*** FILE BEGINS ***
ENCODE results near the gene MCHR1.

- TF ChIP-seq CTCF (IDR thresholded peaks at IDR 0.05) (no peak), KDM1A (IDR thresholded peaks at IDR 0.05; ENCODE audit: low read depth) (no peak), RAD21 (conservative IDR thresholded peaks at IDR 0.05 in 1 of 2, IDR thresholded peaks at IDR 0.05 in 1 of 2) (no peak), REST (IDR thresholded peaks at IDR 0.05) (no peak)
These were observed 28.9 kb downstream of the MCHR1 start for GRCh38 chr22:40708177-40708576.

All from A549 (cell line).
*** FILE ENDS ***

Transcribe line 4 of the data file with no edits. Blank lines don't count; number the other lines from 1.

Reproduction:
All from A549 (cell line).